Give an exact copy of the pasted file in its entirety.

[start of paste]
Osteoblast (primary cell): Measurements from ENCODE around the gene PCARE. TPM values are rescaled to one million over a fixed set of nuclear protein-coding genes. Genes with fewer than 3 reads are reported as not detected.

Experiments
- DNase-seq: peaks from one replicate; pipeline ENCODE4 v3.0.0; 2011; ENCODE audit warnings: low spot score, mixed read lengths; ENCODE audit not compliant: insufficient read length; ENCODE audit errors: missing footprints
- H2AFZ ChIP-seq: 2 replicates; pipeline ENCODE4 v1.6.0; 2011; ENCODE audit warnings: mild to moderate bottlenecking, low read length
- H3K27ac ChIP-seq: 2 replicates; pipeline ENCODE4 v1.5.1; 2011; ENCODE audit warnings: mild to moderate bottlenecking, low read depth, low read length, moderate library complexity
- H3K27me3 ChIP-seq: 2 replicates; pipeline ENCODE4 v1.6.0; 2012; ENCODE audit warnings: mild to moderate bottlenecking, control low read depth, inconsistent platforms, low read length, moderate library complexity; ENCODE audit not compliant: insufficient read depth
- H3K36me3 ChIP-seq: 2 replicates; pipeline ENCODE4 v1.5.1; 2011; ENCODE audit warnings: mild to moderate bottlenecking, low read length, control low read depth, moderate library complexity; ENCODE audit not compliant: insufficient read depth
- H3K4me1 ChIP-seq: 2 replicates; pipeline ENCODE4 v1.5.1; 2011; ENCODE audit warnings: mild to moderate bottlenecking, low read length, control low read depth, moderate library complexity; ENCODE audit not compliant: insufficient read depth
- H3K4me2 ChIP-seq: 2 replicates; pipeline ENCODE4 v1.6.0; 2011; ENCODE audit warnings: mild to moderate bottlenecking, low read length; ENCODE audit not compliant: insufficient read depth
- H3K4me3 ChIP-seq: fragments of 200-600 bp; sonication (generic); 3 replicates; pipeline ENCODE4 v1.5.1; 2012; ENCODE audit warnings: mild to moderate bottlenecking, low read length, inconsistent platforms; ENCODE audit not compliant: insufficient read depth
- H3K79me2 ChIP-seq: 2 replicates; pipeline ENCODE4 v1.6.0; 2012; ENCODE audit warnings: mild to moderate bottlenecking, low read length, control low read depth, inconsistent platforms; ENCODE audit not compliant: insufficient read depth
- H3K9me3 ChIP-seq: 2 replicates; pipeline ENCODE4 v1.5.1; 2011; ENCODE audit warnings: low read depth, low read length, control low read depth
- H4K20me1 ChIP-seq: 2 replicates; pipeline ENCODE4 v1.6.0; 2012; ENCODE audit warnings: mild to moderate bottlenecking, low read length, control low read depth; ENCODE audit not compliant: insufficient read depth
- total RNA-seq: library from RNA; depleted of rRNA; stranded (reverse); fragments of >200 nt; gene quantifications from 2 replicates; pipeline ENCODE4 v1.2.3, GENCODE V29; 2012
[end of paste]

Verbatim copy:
Osteoblast (primary cell): Measurements from ENCODE around the gene PCARE. TPM values are rescaled to one million over a fixed set of nuclear protein-coding genes. Genes with fewer than 3 reads are reported as not detected.

Experiments
- DNase-seq: peaks from one replicate; pipeline ENCODE4 v3.0.0; 2011; ENCODE audit warnings: low spot score, mixed read lengths; ENCODE audit not compliant: insufficient read length; ENCODE audit errors: missing footprints
- H2AFZ ChIP-seq: 2 replicates; pipeline ENCODE4 v1.6.0; 2011; ENCODE audit warnings: mild to moderate bottlenecking, low read length
- H3K27ac ChIP-seq: 2 replicates; pipeline ENCODE4 v1.5.1; 2011; ENCODE audit warnings: mild to moderate bottlenecking, low read depth, low read length, moderate library complexity
- H3K27me3 ChIP-seq: 2 replicates; pipeline ENCODE4 v1.6.0; 2012; ENCODE audit warnings: mild to moderate bottlenecking, control low read depth, inconsistent platforms, low read length, moderate library complexity; ENCODE audit not compliant: insufficient read depth
- H3K36me3 ChIP-seq: 2 replicates; pipeline ENCODE4 v1.5.1; 2011; ENCODE audit warnings: mild to moderate bottlenecking, low read length, control low read depth, moderate library complexity; ENCODE audit not compliant: insufficient read depth
- H3K4me1 ChIP-seq: 2 replicates; pipeline ENCODE4 v1.5.1; 2011; ENCODE audit warnings: mild to moderate bottlenecking, low read length, control low read depth, moderate library complexity; ENCODE audit not compliant: insufficient read depth
- H3K4me2 ChIP-seq: 2 replicates; pipeline ENCODE4 v1.6.0; 2011; ENCODE audit warnings: mild to moderate bottlenecking, low read length; ENCODE audit not compliant: insufficient read depth
- H3K4me3 ChIP-seq: fragments of 200-600 bp; sonication (generic); 3 replicates; pipeline ENCODE4 v1.5.1; 2012; ENCODE audit warnings: mild to moderate bottlenecking, low read length, inconsistent platforms; ENCODE audit not compliant: insufficient read depth
- H3K79me2 ChIP-seq: 2 replicates; pipeline ENCODE4 v1.6.0; 2012; ENCODE audit warnings: mild to moderate bottlenecking, low read length, control low read depth, inconsistent platforms; ENCODE audit not compliant: insufficient read depth
- H3K9me3 ChIP-seq: 2 replicates; pipeline ENCODE4 v1.5.1; 2011; ENCODE audit warnings: low read depth, low read length, control low read depth
- H4K20me1 ChIP-seq: 2 replicates; pipeline ENCODE4 v1.6.0; 2012; ENCODE audit warnings: mild to moderate bottlenecking, low read length, control low read depth; ENCODE audit not compliant: insufficient read depth
- total RNA-seq: library from RNA; depleted of rRNA; stranded (reverse); fragments of >200 nt; gene quantifications from 2 replicates; pipeline ENCODE4 v1.2.3, GENCODE V29; 2012